LOVE - AIDS
We would like to dedicate our first issue for launching "Adam's Love" website project to the legendary works by Robert Indiana and General Idea. Spreading the idea of positive wording in everyday life, Robert Indiana created the work "LOVE" which become the most popular piece until now. However, the tribute work called "AIDS" by General Idea is our main focus for spreading the idea ofeternal LOVE.
Indiana's iconic work LOVE was first created for a Christmas card for the Museum of Modern Art in 1964, he is a prominent American artist in pop art movement, using distinctive imagery drawing on commercial art approached blended with the idea of existentialism. So his works often consists of bold, simple, iconic images made in the geometric form, such as in numbers and short words like EAT, HUG, HOPE and best known is LOVE.
Later on, the work LOVE has been referred as a part of a new artwork by General Idea, a collective of three Canadian artists, Felix Partz, Jorge Zontal and AA Bronson who were active from 1967 to 1994. They are the pioneer artists of early conceptual and media-based art, their works dealing with media culture, television and everyday life's imagery. One of their most influential works are AIDS related works since two of them are HIV infected and both Partz and Zontal died of AIDS in 1994. Bronson continues to work and exhibit as an independent artist.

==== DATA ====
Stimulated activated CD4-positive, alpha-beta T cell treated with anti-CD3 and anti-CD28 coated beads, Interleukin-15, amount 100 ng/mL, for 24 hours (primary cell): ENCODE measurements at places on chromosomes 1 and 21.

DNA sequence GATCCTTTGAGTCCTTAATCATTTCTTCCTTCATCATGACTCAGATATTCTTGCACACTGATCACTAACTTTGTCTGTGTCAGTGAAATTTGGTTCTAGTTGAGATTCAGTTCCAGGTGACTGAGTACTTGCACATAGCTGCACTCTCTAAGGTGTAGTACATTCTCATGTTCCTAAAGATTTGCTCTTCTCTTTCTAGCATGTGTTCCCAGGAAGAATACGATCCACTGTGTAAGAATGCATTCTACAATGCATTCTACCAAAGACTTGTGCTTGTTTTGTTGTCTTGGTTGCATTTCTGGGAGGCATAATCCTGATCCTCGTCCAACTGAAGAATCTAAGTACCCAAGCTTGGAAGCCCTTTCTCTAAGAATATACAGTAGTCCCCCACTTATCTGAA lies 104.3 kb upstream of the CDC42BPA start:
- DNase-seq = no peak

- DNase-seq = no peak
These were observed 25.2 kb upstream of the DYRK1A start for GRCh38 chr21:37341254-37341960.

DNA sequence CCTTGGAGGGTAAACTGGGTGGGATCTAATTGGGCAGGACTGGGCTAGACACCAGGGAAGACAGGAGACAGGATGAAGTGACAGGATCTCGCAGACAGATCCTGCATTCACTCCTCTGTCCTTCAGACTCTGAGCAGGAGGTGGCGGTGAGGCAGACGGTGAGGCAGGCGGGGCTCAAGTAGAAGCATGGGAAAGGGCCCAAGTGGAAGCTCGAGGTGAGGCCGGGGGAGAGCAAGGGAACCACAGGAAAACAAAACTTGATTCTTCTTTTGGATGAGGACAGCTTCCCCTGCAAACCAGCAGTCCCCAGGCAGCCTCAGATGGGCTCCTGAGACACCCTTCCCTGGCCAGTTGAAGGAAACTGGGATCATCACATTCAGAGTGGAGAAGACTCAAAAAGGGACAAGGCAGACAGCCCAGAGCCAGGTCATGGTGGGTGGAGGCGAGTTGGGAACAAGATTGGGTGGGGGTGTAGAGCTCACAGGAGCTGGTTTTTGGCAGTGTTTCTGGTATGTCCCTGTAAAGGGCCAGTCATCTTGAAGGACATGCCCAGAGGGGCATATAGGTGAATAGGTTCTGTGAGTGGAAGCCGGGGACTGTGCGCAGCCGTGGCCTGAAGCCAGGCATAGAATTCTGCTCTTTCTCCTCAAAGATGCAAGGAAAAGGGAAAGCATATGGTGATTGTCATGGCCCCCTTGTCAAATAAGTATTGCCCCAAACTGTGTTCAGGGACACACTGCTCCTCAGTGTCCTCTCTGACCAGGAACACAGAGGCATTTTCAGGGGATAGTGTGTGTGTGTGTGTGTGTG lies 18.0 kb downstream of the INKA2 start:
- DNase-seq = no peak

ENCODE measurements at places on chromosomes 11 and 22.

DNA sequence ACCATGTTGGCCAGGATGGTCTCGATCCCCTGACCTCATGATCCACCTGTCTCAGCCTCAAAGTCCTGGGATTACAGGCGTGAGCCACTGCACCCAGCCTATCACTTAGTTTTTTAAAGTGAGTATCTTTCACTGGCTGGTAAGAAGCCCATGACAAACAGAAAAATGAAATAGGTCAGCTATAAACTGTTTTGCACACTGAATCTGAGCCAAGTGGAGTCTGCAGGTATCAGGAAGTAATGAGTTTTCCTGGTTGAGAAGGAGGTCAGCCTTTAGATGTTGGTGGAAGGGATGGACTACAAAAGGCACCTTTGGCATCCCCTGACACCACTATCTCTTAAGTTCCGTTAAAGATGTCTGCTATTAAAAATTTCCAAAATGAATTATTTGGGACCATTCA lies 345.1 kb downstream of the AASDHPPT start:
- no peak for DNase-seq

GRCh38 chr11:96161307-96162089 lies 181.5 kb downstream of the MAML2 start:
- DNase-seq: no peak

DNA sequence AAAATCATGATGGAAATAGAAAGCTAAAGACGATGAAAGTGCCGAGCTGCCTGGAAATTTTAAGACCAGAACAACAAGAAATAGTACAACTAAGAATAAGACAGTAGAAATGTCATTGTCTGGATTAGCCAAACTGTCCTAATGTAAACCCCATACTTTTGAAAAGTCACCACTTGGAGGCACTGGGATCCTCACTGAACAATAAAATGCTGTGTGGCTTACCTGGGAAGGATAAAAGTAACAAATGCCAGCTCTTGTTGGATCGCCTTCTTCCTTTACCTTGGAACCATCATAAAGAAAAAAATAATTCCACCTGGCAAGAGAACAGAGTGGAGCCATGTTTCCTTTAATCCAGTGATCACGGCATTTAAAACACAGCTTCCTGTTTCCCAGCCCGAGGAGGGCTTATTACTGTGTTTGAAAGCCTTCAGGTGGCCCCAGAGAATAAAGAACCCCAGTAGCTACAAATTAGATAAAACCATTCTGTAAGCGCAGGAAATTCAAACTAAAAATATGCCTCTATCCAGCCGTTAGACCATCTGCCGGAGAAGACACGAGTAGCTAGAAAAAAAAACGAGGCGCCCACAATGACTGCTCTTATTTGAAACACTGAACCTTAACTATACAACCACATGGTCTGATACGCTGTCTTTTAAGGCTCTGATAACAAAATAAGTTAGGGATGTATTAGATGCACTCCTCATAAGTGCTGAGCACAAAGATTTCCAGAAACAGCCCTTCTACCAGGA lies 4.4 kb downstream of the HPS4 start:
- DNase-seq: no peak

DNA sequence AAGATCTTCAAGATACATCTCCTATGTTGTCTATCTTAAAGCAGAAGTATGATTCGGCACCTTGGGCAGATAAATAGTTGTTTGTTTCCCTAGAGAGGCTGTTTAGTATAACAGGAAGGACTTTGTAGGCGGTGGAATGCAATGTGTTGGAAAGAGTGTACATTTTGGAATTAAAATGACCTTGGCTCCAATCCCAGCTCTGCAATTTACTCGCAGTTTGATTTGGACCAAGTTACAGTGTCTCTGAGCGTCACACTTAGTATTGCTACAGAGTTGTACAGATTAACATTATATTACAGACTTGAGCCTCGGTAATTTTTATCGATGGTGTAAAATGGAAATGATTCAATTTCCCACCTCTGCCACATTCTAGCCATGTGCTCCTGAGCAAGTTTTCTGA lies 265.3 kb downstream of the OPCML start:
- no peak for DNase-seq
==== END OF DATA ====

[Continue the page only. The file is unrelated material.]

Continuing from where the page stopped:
"AIDS" was created in 1987 as acrylic on canvas as well as printed poster posted all over Amsterdam from subway to Time Square. They referred the original work by Indiana "LOVE" and change to "AIDS" with the same font and color in order to change the perception of AIDS at that time. By focusing on disseminating information, these artists played a role that government or other public agencies were unwilling to fulfill, and used this strategies to spread the message as far and wide as possible. The relationship of repetition of an image, poster, especially transforming LOVE to AIDS and aiming at spread the love virus and the awareness of this issue. AA Bronson said "We want to make the word AIDS normal. AIDS is sort of playing the part that cancer did in the sixties. By keeping the word visible, it has a normalizing affect that will hopefully play part in normalizing people's relationship to the disease" Since fear, stigma and segregation all take root in the lack of knowledge; in a scramble for the facts about this new virus, panic too often replaced tolerance.
Pilot Light by Lumi Tan, From the Art Exhibition Catalogue of "On the Outside Looking In" organized by ARTAIDS, 2009 - 2011.
AA Bronson quoted in Joshua Decter, "General Idea", Journal of Contemporary Art, Spring Summer 1991, 58